DETAILED DESCRIPTION The exclusive OR logic function is, of course, widely used in modern electronic computers and is normally performed by an arrangement of gate circuits. These gate circuit arrangements are frequently designed to perform a succession of AND and inhibit functions as is known in the art. In our design of an exclusive OR circuit, we tried to use new approaches in an effort to simplify its structure, and the first circuit we designed is that shown in FIG. 1.

The exclusive OR circuit of FIG. 1 comprises a transformer 11 having a primary winding 12 and a secondary winding 13 connected to diodes l4 and 15. The two input terminals of the primary winding are connected to input sources 17 and 18. The purpose of the circuit is to transmit an output pulse to a load 19 in response to an input pulse from either, but not both, sources 17 and [fa positive input pulse is transmitted from source 17 to terminal A of the primary winding, a positive pulse will appear at terminal C of the secondary winding and be transmitted through rectifying diode 14 to load 19. A negative pulse will also be induced at secondary winding terminal D, but, because of its negative polarity, will not be transmitted through diode 15. Likewise,

a positive pulse at terminal B will produce a positive pulse at terminal D that will be transmitted through diode 15 and a negative pulse at terminal C that is not transmitted. If positive pulses are simultaneously transmitted to both terminals A and B, positive and negative pulses will be generated at terminals C and D which theoretically will cancel out so that no output pulse is generated.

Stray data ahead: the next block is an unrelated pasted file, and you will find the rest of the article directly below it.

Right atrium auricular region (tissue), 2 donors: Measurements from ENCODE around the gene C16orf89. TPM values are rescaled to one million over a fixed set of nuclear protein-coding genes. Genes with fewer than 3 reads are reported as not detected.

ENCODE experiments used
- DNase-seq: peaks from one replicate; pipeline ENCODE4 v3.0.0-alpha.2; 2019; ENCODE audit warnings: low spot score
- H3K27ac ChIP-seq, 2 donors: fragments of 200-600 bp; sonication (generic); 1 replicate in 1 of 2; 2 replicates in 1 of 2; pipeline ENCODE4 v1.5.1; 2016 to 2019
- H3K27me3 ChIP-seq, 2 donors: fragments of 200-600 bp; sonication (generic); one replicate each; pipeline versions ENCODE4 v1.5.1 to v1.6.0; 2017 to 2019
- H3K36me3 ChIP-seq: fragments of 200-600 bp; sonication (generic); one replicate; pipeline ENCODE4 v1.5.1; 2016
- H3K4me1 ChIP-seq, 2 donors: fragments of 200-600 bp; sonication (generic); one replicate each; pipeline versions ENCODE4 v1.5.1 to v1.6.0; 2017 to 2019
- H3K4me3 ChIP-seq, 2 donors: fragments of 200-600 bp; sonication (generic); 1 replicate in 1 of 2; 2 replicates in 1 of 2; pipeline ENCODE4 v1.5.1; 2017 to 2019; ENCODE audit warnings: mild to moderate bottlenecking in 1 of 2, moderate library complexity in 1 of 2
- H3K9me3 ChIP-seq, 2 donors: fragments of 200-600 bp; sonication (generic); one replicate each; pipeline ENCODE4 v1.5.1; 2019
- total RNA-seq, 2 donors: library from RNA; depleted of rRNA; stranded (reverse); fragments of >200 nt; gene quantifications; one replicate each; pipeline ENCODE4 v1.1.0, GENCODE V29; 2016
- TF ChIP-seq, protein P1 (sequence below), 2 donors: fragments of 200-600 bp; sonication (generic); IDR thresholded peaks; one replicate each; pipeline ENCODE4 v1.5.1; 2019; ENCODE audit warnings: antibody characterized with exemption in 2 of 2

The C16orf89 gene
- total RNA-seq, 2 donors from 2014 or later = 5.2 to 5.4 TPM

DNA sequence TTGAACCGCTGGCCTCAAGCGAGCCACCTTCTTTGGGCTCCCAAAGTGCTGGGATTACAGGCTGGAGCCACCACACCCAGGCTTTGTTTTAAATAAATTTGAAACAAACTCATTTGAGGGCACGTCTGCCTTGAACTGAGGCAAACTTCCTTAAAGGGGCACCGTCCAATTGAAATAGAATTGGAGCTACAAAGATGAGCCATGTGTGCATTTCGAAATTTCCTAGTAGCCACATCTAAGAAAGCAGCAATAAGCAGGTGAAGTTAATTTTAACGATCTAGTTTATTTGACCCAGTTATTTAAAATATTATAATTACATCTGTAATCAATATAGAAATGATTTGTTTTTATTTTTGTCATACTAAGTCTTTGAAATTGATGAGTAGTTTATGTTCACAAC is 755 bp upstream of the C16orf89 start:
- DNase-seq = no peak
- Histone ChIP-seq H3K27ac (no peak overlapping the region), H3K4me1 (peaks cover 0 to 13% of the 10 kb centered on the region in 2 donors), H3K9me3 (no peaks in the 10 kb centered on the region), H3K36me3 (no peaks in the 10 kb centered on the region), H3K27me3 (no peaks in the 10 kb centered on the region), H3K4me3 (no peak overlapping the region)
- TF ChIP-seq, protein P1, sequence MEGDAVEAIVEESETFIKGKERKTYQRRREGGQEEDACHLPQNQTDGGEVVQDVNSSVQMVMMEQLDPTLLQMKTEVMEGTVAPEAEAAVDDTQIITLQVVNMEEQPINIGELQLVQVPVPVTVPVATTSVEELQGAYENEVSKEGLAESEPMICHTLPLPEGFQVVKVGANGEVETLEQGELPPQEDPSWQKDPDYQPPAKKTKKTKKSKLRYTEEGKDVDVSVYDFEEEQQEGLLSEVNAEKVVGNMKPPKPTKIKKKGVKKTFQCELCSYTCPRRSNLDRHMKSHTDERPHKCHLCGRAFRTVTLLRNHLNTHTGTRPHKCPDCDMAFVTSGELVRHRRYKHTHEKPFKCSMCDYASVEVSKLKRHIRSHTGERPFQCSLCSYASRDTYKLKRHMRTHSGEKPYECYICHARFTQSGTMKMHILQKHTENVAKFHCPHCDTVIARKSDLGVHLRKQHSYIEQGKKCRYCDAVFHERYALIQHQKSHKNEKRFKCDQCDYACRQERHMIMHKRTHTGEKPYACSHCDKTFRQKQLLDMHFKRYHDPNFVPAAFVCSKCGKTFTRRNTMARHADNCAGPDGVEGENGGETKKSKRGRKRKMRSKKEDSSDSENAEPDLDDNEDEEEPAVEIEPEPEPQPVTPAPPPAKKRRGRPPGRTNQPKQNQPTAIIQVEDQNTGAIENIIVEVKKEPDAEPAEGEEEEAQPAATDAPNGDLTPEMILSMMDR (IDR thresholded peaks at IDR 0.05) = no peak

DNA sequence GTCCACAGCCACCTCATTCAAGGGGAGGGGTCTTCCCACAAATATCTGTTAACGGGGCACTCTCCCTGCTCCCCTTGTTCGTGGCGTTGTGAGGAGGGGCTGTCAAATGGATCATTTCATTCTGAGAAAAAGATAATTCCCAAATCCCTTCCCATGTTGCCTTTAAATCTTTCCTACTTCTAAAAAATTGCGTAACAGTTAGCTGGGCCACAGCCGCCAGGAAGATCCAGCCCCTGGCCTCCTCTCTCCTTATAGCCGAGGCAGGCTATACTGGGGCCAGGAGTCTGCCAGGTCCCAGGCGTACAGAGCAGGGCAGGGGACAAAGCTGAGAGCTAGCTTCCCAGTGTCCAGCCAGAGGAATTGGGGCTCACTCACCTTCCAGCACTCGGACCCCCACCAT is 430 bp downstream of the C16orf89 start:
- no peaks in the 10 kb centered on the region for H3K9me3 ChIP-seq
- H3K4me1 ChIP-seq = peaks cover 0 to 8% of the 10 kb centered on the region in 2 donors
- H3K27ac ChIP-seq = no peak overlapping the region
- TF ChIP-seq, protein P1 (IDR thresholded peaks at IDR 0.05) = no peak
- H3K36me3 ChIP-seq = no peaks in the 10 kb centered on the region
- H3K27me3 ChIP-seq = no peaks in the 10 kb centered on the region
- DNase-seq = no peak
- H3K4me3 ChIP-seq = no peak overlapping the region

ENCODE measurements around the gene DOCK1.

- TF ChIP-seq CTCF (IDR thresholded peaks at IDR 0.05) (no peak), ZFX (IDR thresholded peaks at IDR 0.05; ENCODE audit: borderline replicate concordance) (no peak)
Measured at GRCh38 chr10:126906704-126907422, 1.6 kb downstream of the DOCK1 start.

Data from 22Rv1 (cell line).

In practice, however, a delay occurs between the time at which generated pulses appear at secondary winding terminals C and D, which delay corresponds to the time taken for an input pulse to travel from terminals A to B. For example, if a positive pulse appears at output terminal C in response to an input pulse at A, a negative pulse will appear at terminal D only after a time period equal to the propagation time of the pulse from terminals A to B. Thus, if pulses are simultaneously applied to terminals A and B, simultaneous cancellation does not take place at terminals C and D and a very short output pulse may be delivered to the load 19.

The circuit of FIG. 1 is deficient only when the propagation time between terminals A and B is significant with respect to the response time of the separate components. For most computer applications, this propagation time is insignificant and the circuit of FIG. 1 operates satisfactorily. When the pulse repetition rates and frequency response times are extremely high,

as required in millimeter wave transmission systems, the circuit of FIG. I may give an inaccurate signal output in response to simultaneous pulse inputs.